Auditor: £555m spent on bovine TB but 12.4% cattle of still infected

The expenditure of £555 million of public money over 50 years to eradicate TB in cattle has given 'poor value for money', with one in eight herds still infected with the disease, the NI Audit Office has found.

Former agriculture minister Michelle McIlveen watches DAERA vet John Kennedy record cattle tested for bovine TB during a visit to a Co Down dairy farm
Former agriculture minister Michelle McIlveen watches DAERA vet John Kennedy record cattle tested for bovine TB during a visit to a Co Down dairy farm

European Commission figures from last year show that 12.4% of herds were infected in NI, much higher than the Republic of Ireland at 4.9%, similar to Wales at 12.5%, and lower than the overall rate in England of 20.4%.

Scotland is the only part of the UK to be Bovine TB-free. The findings came from the Northern Ireland Audit Office Report (NIAO) report on Eradicating Bovine TB in Northern Ireland.

Comptroller and Auditor General Kieran Donnelly said: “The long running and costly Bovine TB eradication programme has not achieved Bovine TB-free status for Northern Ireland and, therefore, cannot be seen as value for money.”

Former Agriculture Minister Michelle McIlveen watches as DAERA vet John Kennedy records the animals that were tested for TB during a visit to a Co Down dairy farm.

NI farmers receive 100% compensation for infected cattle from the public purse, which provides little incentive for the industry to share ownership of the problem, he said; government, farmers and environmentalists must work together to eliminate the disease.

The auditor said all sources of infection must be tackled at the same time – infected cattle, infected badgers, purchased animals and inadequate clearance of the disease from herds or the environment.

However, he did acknowledge that the disease would have had a much bigger impact on Northern Ireland’s farming industry if the Department of Agriculture and Environment and Rural Affairs (DAERA) had not been intervening.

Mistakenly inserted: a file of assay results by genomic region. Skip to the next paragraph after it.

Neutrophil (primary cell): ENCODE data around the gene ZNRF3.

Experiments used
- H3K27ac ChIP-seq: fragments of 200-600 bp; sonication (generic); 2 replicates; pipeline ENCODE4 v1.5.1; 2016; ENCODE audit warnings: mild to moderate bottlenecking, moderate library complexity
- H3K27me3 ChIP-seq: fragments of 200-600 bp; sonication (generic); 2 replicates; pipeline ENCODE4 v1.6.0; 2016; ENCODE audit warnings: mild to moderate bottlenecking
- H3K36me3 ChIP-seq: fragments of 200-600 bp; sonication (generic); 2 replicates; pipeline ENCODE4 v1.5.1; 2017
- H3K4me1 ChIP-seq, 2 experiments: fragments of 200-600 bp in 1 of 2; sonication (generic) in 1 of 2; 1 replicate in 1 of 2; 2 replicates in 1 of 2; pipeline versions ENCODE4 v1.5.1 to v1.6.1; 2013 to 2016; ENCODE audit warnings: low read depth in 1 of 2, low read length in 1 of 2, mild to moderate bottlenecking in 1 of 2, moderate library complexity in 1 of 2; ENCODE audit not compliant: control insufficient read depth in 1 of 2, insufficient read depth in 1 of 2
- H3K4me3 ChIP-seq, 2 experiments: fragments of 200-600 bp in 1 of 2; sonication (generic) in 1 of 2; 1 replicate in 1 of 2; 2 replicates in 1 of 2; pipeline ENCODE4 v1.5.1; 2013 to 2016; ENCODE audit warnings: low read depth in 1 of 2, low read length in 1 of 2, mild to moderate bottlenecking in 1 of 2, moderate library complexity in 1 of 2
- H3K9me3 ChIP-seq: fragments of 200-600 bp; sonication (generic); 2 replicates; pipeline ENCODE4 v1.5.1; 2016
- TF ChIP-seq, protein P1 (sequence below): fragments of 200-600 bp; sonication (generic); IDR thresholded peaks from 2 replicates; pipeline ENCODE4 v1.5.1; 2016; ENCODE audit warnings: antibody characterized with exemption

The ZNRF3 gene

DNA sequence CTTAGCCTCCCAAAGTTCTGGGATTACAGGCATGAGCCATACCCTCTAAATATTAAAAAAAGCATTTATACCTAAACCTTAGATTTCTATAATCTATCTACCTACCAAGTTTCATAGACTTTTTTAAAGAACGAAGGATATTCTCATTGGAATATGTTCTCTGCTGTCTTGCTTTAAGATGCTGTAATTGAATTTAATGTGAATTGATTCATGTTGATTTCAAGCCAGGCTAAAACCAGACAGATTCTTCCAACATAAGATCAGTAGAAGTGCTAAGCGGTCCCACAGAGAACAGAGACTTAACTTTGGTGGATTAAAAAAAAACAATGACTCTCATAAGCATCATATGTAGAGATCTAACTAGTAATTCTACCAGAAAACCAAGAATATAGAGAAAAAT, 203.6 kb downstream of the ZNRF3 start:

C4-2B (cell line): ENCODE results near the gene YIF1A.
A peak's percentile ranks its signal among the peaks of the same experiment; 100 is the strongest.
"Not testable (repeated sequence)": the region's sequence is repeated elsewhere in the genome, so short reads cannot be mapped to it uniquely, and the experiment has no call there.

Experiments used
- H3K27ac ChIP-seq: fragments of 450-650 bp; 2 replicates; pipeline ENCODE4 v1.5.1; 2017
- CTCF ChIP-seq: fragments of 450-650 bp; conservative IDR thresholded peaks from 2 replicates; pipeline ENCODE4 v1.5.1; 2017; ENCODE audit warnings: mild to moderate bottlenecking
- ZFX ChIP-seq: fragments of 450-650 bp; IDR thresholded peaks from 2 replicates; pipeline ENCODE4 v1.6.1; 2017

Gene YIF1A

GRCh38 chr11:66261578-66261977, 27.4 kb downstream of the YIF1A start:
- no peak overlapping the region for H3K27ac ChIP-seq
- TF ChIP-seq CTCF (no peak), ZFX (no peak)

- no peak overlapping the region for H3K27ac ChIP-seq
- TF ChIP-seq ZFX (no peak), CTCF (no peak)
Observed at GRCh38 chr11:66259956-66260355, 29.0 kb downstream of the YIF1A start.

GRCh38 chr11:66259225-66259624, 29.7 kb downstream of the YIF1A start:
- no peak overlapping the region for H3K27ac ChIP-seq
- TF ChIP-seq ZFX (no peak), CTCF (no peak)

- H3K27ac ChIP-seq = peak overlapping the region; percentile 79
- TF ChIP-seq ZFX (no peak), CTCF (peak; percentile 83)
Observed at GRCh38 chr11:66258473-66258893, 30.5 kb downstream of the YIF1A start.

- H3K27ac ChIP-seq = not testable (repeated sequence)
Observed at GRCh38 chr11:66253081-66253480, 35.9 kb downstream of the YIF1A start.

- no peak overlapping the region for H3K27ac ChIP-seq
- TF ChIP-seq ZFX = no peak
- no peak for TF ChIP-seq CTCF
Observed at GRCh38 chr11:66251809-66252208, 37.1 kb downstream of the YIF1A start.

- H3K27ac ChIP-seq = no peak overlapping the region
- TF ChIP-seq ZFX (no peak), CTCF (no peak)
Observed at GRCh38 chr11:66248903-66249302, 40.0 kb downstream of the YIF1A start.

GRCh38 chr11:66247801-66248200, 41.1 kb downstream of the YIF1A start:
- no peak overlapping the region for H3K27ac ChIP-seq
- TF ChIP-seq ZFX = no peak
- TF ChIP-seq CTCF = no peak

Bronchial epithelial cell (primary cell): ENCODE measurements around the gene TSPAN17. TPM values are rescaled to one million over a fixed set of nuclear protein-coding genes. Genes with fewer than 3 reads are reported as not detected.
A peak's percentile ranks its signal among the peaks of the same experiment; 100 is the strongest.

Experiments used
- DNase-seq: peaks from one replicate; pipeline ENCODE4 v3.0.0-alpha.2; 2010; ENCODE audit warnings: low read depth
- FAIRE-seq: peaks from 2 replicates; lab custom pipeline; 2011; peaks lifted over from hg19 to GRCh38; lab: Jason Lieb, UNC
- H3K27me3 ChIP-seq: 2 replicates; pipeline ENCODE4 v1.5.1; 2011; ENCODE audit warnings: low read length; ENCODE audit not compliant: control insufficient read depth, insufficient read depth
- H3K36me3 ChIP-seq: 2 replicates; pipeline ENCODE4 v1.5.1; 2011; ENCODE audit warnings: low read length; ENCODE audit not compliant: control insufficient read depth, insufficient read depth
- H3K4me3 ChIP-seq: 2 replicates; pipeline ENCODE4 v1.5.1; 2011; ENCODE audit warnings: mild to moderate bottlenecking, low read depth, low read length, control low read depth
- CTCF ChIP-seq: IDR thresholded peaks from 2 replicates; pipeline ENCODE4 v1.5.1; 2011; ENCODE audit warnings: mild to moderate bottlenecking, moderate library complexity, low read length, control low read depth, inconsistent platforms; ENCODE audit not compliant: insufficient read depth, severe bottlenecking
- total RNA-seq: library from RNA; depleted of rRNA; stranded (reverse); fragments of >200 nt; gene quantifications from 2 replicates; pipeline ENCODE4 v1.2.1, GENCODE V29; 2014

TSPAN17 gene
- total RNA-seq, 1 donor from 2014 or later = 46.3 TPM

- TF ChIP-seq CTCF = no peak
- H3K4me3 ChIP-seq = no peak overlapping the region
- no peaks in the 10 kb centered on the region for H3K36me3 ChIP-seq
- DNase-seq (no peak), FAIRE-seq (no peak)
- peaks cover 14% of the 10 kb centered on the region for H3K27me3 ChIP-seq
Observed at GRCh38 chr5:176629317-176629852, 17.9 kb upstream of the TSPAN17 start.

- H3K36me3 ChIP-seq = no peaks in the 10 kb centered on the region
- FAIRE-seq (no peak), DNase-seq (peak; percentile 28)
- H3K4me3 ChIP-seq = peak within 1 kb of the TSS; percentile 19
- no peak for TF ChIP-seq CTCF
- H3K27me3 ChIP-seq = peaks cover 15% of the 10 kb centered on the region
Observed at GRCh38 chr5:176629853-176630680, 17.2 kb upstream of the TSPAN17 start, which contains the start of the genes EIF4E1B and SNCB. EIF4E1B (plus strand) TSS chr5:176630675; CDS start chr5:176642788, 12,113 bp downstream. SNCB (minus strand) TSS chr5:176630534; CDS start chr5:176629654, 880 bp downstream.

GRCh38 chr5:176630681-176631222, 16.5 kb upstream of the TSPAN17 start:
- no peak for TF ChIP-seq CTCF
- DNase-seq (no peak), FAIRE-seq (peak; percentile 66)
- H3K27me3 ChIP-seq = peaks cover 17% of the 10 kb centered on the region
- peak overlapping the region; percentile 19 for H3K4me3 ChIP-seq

The auditor also noted that the disease is no longer a direct threat to people, due to testing and pasteurisation.

UUP leader Robin Swann laid the blame for the continued prevalence of the disease “squarely” at the door of the department for its “lack of action”. The discovery of an infected cow often comes as “a body blow” to a family farm, he said.

“For far too long now farmers have had to endure both ministers and senior departmental officials who paid lip service to the issue and never appeared to really grasp the devastating impact the disease,” he added.

He noted that the European Commission’s Bovine TB sub-group found there is “considerable evidence” to support culling of badgers.

DAERA welcomed NIAO’s acknowledgement that its bovine TB programme is “essential” to underpin NI’s annual £1.5bn agri-export market. A spokesman also noted that the auditor’s main recommendations “align” with those in its own most recent strategic consultation. “The department will take time to consider the report in detail,” he added.

However, the Northern Ireland Badger Group said the currently used skin test only detects around 50% of infected cattle and the remaining 50% of infected animals are left undetected in herds and can then infect badgers. It recommends tackling the problem with better testing and vaccination.